- Politics and Social Issues
How big should government be?
Where does the U.S. stand with respect to other nations
How big is our government?
I have often heard that our government should be smaller. This leads me to a number of questions. How do you measure the size of government? How big is our government? What is the right size for a government to be?
Neither having no government, nor all of a country's economic activities being subsumed by government sound like particularly good ideas to me. The places with no government, say Somalia or Afghanistan, don't seem like they provide nice conditions to live under. I like the idea that there are police to defend me if someone bullies me, steals my things, or does worse to me. Given the state of the world, it seems like having a military to defend the sovereignty of our country also seems like a good idea. So, no government is ridiculous. Countries that have tried to make all activity subservient to the government also seem not to be paradise on earth. I traveled to the Soviet Union, when it still was the Soviet Union. It looked pretty drab to me, and its citizens looked pretty dour. The joke members of our tour group told was: "What do you call someone who smiles in the Soviet Union? A: a tourist."
The only reasonable way I can think to measure the size of government is to consider the portion of GDP that is spent on government versus other activities. I serendipitously discovered a Web site that had already compiled this information for almost every nation on earth. The graph to the upper right is derived from the data on that site.
My impressions: The countries at the extreme ends of the graph are hell holes. There are places that I wouldn't mind living that spend more than we do on government, and there are nice places that spend less. The real problem we seem to have is that while our spending is in the upper two thirds of the chart, our revenues are in the lower two thirds of the chart.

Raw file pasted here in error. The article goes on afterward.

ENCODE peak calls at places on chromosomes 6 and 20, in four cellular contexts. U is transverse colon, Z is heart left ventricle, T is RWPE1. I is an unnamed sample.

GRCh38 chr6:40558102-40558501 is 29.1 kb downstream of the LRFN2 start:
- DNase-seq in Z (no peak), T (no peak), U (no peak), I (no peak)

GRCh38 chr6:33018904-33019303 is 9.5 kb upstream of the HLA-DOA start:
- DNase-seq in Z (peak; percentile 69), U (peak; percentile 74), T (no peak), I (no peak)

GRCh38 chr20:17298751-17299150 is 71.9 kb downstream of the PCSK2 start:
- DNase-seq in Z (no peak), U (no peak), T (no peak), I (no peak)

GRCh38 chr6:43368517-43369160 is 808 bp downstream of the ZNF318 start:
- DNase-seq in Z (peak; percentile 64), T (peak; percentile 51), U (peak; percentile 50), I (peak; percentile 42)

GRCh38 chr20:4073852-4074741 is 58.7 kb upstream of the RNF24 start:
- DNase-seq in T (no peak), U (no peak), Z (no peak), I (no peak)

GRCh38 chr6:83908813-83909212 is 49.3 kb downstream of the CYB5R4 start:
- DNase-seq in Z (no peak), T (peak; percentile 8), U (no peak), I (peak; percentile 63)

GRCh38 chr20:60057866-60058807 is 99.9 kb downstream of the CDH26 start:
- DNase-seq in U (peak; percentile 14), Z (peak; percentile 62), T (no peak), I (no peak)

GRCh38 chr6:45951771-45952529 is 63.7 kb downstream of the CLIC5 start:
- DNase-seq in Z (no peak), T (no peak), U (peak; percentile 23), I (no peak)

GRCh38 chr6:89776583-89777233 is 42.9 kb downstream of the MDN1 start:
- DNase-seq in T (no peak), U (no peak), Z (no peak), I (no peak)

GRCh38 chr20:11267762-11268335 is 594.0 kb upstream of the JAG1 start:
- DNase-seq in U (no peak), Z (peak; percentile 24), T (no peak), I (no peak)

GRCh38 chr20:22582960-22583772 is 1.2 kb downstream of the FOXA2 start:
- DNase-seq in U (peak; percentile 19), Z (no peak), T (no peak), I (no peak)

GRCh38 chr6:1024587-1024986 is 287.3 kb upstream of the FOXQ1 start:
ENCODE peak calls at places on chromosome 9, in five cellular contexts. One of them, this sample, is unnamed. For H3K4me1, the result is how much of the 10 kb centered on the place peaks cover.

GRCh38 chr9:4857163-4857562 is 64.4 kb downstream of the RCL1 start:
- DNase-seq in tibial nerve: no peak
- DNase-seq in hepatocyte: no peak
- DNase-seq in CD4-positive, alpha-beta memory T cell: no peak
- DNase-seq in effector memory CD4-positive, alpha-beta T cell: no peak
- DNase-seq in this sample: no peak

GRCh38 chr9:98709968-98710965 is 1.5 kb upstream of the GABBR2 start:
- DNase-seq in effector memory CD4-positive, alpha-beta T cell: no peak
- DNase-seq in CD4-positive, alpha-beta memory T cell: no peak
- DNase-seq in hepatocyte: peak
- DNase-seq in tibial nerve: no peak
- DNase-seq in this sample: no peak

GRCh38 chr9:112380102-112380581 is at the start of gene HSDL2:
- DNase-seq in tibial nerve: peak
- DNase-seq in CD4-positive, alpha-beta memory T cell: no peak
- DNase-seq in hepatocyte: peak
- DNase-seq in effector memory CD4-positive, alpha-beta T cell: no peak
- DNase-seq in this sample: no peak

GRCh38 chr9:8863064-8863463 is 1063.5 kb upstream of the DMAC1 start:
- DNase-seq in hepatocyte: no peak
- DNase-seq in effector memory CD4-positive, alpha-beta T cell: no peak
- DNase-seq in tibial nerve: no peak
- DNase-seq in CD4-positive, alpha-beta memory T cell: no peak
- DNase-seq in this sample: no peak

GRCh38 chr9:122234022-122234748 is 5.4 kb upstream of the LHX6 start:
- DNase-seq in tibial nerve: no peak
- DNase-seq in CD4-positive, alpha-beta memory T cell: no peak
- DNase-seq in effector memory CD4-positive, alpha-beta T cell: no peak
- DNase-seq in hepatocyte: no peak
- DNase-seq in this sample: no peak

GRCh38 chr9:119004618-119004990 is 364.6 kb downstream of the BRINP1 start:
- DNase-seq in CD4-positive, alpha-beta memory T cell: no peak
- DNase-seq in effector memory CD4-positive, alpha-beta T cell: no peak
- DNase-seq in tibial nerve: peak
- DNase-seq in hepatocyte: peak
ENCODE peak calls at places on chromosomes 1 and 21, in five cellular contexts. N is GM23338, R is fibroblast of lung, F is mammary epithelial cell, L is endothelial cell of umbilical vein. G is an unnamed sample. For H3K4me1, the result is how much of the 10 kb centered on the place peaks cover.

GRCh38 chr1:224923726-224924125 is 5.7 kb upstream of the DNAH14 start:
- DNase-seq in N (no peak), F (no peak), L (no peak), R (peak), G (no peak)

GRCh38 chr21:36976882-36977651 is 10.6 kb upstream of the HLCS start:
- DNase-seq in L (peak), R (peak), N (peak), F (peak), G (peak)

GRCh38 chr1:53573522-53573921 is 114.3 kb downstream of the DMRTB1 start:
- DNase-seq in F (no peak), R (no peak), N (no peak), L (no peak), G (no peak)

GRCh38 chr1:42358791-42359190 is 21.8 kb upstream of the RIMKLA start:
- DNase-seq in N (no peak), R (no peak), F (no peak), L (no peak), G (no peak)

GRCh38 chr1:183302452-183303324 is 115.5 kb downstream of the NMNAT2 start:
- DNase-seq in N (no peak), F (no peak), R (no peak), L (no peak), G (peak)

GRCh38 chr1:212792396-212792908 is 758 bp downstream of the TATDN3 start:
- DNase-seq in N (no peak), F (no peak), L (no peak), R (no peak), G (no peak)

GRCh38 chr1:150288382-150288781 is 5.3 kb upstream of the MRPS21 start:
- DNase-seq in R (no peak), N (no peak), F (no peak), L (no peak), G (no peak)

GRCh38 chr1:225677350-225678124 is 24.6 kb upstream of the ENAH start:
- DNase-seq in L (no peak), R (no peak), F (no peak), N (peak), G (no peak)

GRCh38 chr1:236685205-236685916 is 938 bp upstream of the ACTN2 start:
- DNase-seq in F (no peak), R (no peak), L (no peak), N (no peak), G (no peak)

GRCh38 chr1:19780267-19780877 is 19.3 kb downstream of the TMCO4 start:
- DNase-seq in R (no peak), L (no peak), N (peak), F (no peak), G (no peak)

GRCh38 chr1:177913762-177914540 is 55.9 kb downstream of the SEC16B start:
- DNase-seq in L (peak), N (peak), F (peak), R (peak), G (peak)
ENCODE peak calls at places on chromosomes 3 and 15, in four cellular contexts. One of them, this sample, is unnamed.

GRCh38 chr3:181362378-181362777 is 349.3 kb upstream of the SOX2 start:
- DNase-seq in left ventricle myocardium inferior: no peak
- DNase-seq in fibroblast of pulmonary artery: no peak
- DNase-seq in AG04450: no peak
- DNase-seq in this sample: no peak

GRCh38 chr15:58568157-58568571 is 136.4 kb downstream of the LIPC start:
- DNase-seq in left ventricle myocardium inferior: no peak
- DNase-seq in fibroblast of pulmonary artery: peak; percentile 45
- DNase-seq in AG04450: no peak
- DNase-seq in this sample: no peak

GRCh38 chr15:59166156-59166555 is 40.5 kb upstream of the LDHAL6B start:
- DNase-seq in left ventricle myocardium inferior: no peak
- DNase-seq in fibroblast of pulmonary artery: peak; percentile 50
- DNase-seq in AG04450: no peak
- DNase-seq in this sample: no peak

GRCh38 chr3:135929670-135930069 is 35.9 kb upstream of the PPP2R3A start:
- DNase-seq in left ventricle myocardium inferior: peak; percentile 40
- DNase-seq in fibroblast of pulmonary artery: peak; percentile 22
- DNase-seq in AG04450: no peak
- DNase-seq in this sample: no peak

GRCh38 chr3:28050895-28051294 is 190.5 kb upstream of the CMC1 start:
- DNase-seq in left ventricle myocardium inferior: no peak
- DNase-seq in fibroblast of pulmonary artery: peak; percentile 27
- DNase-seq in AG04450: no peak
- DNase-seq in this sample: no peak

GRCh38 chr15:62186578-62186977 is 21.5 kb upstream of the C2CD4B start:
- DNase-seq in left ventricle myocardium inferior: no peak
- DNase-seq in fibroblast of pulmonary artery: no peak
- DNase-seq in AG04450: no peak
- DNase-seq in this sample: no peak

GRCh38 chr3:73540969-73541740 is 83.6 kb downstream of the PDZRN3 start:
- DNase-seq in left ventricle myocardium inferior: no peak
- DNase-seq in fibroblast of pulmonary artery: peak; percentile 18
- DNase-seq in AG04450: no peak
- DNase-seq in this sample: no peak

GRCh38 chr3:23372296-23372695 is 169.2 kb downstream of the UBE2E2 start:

Personally, the argument that government is too big and needs to be smaller, seems to be putting the cart before the horse. Shouldn't we first figure out what services we absolutely want our government to provide, and what we are willing to pay? That is the way I manage my own household budget. The argument that under no circumstances should we raise taxes seems very rigid and potentially disastrous to me. In my own life, if I want to maintain a certain lifestyle, I have to find a way to pay for it.
Another thing that caught my attention is that the vast majority of governments spend more than their revenue. It is probably human nature to want one's government to provide a bit more than what you pay for. I think that is ok, as long as, the excess is sustainable, either because it is small, the economy is growing sufficiently to pay for the debt in the future, or there is another source of income for the government, such as, oil for Middle Eastern countries. Given that, talk that we need an absolutely balanced budget sounds a little hysterical to me, but, then again, we are pretty far away from a balanced budget.